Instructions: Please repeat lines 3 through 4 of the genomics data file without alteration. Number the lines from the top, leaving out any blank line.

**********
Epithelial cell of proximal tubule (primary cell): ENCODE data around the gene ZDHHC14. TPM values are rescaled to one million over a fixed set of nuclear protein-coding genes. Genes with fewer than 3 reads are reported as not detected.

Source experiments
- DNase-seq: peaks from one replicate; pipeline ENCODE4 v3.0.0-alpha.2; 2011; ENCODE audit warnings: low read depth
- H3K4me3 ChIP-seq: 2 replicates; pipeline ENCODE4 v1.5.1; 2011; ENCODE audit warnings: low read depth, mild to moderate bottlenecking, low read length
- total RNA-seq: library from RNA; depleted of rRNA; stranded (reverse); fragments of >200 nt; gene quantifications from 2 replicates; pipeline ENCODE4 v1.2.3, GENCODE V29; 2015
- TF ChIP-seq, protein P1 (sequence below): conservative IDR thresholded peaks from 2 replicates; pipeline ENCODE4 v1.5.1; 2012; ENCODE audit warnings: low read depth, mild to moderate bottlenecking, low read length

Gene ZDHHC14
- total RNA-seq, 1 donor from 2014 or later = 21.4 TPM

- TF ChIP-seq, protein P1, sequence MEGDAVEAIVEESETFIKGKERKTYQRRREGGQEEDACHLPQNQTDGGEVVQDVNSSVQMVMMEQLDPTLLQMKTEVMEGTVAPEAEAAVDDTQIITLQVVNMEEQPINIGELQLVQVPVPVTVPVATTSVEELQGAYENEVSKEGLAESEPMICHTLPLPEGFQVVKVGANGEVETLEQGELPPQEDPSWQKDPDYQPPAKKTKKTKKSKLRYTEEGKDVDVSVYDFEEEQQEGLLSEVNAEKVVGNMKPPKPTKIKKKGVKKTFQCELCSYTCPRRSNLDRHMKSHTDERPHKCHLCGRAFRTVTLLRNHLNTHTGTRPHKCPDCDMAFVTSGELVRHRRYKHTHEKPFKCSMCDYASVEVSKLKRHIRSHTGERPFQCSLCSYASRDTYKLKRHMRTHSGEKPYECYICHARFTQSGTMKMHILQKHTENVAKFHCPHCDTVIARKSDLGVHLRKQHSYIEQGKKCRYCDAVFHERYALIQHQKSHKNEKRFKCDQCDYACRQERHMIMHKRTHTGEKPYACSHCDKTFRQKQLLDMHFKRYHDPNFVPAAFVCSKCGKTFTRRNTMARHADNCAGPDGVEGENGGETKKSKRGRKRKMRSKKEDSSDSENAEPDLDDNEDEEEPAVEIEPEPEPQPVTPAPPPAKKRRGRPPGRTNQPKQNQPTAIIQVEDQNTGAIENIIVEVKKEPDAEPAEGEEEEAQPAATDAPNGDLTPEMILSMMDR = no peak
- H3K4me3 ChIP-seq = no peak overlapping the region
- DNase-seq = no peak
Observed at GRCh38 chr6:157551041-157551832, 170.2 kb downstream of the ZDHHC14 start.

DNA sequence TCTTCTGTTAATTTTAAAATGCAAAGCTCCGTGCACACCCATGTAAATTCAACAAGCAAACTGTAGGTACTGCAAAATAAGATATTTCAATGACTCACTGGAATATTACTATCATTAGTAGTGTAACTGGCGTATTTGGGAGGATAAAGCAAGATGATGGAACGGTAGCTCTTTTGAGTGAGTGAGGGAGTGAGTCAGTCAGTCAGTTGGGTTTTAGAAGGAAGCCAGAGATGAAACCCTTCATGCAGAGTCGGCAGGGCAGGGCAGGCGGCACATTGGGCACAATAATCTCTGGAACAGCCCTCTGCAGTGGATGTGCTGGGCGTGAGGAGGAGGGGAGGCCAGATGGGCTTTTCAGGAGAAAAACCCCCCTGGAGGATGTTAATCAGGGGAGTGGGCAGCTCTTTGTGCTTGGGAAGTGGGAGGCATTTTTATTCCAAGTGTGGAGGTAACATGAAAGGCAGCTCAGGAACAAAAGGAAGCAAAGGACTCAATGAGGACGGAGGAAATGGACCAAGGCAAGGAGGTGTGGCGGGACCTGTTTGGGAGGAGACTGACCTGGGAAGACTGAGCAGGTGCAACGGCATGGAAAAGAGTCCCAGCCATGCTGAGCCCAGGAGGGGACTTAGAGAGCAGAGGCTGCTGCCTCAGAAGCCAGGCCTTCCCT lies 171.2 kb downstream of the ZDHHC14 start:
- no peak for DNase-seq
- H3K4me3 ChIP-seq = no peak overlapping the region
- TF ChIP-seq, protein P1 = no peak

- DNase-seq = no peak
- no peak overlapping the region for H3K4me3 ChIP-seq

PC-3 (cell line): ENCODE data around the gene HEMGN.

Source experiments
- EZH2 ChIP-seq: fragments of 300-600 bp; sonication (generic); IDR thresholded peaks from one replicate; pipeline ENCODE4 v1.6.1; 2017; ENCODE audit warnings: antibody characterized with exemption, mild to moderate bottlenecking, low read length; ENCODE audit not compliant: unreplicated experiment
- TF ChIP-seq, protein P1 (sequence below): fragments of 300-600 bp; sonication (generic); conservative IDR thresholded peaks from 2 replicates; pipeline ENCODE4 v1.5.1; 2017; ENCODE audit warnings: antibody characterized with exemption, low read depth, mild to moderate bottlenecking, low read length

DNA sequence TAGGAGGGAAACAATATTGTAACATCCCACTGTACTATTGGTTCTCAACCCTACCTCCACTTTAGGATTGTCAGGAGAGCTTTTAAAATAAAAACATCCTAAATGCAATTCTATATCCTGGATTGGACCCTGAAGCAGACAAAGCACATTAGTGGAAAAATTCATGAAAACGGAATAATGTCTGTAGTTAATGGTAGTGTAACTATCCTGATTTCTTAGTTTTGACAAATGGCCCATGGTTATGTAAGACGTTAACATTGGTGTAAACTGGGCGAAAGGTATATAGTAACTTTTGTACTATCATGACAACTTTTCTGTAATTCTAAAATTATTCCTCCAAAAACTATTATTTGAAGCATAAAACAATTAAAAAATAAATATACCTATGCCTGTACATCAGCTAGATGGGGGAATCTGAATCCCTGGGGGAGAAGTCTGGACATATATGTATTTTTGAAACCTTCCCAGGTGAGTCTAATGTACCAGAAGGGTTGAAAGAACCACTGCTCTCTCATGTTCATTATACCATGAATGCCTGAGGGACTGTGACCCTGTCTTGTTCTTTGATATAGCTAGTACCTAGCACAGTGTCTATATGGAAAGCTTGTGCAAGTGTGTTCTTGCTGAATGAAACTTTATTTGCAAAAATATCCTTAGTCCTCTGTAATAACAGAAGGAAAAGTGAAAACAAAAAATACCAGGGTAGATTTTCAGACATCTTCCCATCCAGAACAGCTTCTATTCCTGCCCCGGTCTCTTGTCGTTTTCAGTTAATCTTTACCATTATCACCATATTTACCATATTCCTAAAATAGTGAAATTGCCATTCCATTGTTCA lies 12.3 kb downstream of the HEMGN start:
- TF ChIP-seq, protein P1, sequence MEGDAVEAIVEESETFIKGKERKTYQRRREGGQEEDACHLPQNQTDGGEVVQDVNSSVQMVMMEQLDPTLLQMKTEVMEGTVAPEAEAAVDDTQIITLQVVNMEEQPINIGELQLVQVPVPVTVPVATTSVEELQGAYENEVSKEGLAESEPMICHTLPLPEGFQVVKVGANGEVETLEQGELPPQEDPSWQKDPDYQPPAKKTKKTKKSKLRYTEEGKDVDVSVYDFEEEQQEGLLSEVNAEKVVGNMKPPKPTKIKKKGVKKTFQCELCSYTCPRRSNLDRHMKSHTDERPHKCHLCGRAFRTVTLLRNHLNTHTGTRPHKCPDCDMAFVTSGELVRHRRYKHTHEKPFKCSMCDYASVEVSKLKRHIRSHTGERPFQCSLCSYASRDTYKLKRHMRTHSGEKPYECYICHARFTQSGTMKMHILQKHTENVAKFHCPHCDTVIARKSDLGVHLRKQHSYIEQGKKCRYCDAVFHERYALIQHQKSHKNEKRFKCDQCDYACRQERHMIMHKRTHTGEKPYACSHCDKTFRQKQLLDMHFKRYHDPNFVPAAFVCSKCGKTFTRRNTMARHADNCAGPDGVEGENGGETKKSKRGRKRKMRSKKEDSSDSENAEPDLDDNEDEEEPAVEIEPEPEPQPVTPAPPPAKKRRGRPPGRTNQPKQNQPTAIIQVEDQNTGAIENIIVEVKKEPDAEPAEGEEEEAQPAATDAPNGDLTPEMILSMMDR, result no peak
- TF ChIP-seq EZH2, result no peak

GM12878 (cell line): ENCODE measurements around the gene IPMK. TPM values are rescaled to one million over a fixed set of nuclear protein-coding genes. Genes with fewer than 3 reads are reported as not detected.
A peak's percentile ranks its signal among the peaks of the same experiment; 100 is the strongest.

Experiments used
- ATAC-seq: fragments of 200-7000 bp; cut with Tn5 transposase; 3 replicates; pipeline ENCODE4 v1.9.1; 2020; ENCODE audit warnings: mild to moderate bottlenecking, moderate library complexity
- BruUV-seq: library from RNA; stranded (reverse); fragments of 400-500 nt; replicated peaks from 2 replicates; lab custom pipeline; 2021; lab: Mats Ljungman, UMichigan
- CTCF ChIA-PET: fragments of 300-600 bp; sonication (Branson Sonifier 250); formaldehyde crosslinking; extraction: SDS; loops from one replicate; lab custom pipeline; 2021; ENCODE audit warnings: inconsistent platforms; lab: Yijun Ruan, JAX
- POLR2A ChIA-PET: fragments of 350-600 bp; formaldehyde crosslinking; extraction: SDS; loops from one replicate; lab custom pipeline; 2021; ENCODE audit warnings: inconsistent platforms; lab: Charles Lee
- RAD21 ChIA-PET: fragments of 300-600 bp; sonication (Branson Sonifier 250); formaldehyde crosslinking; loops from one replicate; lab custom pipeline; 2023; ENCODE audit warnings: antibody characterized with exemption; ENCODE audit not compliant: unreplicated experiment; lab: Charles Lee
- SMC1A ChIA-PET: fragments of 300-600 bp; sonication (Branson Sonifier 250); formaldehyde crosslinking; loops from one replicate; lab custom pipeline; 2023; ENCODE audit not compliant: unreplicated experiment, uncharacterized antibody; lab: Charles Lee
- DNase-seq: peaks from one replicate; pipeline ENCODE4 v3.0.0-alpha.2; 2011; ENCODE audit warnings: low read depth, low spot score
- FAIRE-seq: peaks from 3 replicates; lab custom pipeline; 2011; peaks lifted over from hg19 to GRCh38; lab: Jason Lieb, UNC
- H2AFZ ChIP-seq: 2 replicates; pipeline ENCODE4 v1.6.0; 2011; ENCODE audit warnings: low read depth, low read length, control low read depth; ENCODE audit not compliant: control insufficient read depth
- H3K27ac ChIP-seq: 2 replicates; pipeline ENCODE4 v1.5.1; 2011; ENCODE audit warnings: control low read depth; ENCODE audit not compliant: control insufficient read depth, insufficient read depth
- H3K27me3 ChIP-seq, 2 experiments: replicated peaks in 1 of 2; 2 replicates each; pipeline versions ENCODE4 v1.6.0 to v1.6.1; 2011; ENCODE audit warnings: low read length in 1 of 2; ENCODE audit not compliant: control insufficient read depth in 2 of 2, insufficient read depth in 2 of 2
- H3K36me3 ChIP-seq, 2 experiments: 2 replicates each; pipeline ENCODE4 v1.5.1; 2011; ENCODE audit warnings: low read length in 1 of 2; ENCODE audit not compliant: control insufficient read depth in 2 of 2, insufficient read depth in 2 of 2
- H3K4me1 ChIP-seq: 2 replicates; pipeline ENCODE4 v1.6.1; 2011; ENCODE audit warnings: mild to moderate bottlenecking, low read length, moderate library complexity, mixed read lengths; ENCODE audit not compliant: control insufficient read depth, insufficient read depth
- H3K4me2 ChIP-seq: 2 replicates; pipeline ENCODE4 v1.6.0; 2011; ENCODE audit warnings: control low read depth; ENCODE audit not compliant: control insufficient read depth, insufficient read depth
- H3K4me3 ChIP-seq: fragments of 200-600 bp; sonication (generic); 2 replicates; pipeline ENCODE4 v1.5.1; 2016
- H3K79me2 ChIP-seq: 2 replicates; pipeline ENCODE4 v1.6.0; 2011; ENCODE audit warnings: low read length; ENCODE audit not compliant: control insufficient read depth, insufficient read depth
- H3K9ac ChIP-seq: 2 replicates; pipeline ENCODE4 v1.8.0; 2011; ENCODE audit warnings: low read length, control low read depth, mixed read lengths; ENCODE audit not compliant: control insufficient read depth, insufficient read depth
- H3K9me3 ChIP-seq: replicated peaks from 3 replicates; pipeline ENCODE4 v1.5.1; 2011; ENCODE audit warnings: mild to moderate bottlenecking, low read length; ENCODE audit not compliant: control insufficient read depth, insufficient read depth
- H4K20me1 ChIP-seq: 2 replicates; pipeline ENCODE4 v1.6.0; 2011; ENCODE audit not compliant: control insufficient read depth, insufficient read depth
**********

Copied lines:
- DNase-seq: peaks from one replicate; pipeline ENCODE4 v3.0.0-alpha.2; 2011; ENCODE audit warnings: low read depth
- H3K4me3 ChIP-seq: 2 replicates; pipeline ENCODE4 v1.5.1; 2011; ENCODE audit warnings: low read depth, mild to moderate bottlenecking, low read length